“One of the lessons to be drawn from the amoebic dysentery outbreak … is that plumbing demands the very best, painstaking effort that thoroughly qualified, certified plumbers can give in every building, and especially where the systems are complicated and extensive, and where large numbers of people may be affected by contamination of water.” (emphasis mine)

Clearly standardization of materials, methods, and training gave plumbing a major shot in the arm for consistency, safety, reproducibility and public trust.  The plumber’s model started off as cowboy hacking of pipes in a haphazard way to a systematic method of standards, interoperability, training and licensing.  Along the way, there were glitches, problems, and issues.  Big surprise.  Sound familiar?

Our software legacy has taken us from raw register manipulation in assembly, through multi-generation languages (2GL, 3GL and god help us, 4GL), to huge amounts of frameworks, libraries and tools that give us unprecedented levels of productivity today that would be unheard of 10, 20 or even 30 years ago.  But the cost is that there is less of the low-level work to do, and more of the heavy-lifting at the business level.

We’ve complained, bitched, and moaned about spending too much time on things like low-level problems:  database connectivity, GUI frameworks, XML parsing.  And guess what?  People responded to those complaints by building libraries, tools and frameworks to make them happen. To give us what we always wanted:  the ability to focus on the business problems and not the lower-level constructs.  In essence, we’ve borrowed the plumber’s model.

You assemble the pipes, solder them together, solve local problems about how to route the sewer line around the funky wall shape, but you don’t get to set the pipe sizes, mold the elbows, or determine the ideal composition of solder for ease of melting.

You get to put things together for utility.  A large part of modern software development is nothing more than a utilitarian venture of “some assembly required”.

But even the first waves of migration to the American West by the military and trappers of the day had comparatively little impact to the settlers of the late 19th century.  And similarly, the mad scientists of software have a significant, but much smaller, impact in comparison to the plumbers of software.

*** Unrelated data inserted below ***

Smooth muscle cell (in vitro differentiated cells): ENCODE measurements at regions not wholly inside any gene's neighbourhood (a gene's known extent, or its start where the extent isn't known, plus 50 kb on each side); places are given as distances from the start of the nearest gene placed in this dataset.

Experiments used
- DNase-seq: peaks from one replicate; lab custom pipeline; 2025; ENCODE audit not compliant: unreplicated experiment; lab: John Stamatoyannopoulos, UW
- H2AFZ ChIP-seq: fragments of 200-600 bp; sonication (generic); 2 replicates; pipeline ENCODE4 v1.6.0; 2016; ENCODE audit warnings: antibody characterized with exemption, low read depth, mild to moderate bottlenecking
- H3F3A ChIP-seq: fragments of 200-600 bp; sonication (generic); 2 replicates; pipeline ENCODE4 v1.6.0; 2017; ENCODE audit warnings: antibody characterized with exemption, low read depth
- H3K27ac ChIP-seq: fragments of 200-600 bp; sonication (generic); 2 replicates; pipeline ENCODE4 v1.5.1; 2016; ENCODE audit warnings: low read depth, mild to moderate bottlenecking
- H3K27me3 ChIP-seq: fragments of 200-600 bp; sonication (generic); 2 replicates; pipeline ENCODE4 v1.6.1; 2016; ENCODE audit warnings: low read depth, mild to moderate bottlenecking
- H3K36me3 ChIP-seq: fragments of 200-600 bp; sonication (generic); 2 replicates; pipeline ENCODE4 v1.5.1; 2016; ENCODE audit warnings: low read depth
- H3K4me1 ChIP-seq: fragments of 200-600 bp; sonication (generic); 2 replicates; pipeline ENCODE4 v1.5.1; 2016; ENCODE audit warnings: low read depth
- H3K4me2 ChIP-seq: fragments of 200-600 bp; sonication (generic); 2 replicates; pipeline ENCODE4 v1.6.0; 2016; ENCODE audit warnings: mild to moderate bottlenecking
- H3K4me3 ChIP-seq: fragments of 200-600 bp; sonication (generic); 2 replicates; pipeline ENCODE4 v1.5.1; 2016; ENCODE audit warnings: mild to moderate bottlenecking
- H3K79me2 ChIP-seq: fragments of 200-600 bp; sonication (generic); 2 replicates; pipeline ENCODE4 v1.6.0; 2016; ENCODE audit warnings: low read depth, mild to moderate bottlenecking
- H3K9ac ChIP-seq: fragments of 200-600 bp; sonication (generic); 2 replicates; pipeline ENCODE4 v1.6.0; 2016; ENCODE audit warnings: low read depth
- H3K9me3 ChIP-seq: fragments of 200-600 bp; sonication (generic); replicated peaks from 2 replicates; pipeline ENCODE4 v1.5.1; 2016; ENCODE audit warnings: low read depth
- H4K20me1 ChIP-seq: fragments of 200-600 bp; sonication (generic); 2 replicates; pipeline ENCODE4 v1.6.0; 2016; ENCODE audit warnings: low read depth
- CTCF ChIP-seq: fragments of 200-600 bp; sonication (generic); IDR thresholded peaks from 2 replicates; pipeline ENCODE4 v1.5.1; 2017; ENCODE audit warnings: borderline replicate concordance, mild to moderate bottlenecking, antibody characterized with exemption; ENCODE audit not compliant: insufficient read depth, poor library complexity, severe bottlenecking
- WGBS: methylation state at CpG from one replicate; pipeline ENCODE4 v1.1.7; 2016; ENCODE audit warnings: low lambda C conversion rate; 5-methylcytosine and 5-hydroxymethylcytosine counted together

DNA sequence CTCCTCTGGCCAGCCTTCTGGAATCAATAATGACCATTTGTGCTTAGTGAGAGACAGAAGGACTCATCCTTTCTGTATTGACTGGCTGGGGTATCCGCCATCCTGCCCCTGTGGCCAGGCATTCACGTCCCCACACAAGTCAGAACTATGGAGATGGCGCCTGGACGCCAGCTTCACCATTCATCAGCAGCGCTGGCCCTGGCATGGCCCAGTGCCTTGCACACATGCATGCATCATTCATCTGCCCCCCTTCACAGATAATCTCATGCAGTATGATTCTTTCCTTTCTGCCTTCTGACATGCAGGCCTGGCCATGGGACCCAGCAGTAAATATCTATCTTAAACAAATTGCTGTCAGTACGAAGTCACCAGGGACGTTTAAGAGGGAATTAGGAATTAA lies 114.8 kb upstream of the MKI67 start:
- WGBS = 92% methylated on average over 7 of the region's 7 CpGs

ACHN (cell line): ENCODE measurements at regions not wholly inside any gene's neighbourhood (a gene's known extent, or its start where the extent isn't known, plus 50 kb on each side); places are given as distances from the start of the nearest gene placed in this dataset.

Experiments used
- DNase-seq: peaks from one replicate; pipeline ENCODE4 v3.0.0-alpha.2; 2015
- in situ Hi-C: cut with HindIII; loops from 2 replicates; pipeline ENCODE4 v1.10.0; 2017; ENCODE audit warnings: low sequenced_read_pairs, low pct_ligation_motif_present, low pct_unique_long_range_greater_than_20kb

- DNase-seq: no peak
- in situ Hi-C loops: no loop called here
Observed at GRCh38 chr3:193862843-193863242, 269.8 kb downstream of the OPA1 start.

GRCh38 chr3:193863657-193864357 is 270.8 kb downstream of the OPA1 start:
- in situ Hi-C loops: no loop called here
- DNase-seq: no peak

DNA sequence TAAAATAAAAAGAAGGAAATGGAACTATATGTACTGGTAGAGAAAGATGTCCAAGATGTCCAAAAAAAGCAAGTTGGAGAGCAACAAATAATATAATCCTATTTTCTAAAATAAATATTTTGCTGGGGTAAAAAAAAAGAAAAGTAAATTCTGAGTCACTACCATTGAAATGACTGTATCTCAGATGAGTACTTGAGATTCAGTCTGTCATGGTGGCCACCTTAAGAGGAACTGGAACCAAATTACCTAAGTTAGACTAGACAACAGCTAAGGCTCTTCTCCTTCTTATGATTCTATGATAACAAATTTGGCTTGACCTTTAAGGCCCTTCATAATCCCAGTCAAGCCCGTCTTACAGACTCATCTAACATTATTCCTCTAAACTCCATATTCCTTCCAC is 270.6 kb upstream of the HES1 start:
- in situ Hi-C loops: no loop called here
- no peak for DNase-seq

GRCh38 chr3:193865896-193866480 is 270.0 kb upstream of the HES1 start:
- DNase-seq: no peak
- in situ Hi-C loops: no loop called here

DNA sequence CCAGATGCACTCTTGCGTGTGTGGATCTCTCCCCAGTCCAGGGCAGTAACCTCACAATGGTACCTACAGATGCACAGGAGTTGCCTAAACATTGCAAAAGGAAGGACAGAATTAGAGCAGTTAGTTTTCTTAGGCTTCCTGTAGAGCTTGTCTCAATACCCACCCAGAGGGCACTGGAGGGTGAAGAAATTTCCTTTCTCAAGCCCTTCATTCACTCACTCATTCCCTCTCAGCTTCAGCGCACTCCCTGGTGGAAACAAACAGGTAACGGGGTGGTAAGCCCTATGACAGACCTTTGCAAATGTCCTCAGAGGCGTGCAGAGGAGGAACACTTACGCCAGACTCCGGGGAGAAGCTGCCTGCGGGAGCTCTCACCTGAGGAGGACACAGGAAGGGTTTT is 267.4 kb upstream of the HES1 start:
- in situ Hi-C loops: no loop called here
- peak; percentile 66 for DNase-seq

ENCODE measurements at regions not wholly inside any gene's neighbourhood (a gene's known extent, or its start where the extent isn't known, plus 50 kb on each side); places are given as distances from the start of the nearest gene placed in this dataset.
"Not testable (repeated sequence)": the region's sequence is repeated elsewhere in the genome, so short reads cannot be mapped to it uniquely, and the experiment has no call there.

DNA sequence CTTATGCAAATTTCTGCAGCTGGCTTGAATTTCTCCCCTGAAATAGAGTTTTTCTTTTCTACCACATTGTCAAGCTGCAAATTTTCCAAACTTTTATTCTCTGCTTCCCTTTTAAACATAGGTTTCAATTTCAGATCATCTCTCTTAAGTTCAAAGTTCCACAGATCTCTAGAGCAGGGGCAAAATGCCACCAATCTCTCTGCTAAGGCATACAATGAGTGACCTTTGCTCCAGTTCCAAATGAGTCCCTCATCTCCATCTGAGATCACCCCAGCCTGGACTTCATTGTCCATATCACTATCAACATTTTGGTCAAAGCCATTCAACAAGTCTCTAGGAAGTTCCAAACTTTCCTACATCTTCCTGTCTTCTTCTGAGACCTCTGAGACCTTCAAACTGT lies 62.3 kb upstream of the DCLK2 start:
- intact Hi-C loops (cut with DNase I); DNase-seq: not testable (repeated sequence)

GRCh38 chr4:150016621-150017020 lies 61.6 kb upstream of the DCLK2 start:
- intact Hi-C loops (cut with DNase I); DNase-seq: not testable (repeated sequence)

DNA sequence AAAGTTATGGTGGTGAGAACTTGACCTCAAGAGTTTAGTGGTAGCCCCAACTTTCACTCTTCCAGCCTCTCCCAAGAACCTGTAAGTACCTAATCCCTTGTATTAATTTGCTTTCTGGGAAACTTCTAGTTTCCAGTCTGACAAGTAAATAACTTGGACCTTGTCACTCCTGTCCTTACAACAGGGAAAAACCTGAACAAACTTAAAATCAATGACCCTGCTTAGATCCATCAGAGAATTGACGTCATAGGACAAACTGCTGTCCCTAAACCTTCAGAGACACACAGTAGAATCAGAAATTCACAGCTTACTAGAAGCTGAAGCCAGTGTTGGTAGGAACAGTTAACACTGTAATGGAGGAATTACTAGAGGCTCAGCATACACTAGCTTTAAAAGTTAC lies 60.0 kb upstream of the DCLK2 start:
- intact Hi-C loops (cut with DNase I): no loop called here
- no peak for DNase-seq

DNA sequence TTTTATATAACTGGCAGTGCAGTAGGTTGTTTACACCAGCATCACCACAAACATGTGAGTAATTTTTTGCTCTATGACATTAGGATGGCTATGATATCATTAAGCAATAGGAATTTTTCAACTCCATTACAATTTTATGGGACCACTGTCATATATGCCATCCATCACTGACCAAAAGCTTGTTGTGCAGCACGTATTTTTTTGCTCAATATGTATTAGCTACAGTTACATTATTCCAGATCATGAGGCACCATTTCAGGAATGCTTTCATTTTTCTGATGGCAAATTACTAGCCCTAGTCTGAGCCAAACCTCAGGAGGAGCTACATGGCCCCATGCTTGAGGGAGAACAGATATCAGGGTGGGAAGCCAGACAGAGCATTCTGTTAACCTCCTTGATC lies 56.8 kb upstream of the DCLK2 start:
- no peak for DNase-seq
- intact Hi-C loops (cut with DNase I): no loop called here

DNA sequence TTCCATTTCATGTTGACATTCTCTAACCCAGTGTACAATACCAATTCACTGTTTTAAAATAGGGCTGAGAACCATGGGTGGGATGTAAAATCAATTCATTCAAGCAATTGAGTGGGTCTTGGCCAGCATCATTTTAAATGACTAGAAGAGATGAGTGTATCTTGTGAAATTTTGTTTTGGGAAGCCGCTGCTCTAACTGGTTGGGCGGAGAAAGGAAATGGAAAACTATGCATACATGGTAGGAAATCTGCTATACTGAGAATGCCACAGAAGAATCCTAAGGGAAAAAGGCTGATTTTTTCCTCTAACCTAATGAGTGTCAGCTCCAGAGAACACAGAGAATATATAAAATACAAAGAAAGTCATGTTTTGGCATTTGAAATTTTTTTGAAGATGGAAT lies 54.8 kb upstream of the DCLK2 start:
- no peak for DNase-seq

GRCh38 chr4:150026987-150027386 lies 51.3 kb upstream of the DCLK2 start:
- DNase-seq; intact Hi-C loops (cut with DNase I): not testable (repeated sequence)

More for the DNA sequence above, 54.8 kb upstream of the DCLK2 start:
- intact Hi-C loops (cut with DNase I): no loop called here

So which are we?  Mad Scientists or Plumbers?

Both.  Neither.  It depends:  On who you work for.  On what you specialize in.  On where your interests lie.  There is a need for both:  mad scientists are the creators of new tools, frameworks, languages and OSes, plumbers are the integrators, the users, and the orchestrators.  Software requires both to survive.

This isn’t a question of what software is, but rather who you want to be.  But there are some facts that are hard to argue:

  • There are more plumbers jobs than there are mad scientist jobs.
  • The need for mad scientists seems to diminish over time, not because mad scientists are less important, but because more plumbers are needed once the mad scientists are done with their work.
  • It’s very hard to be a good mad scientist OR a good plumber, but they are vastly different skill sets.

Be an mad scientist or a plumber, but don’t complain when you’re a plumber but you really wanted to stay a mad scientist.  The choice is, and always was, yours to make.

2 Replies to “Software: Just Plumbing or Mad Science?”

  1. Agree, just see less difference in pluming and since skills for programmers. I just hope people wouldn’t take it literally and think of software “plumbers” as data entry positions, etc. – fortunately good developer always can look for ways to minimize pluming and often develop new tool or contribute to it’s development. So, if analogy necessary I’d rather point to civil engineer or architect as alternative to inventor – getting dipper into business domain vs. into guts of pluming tools.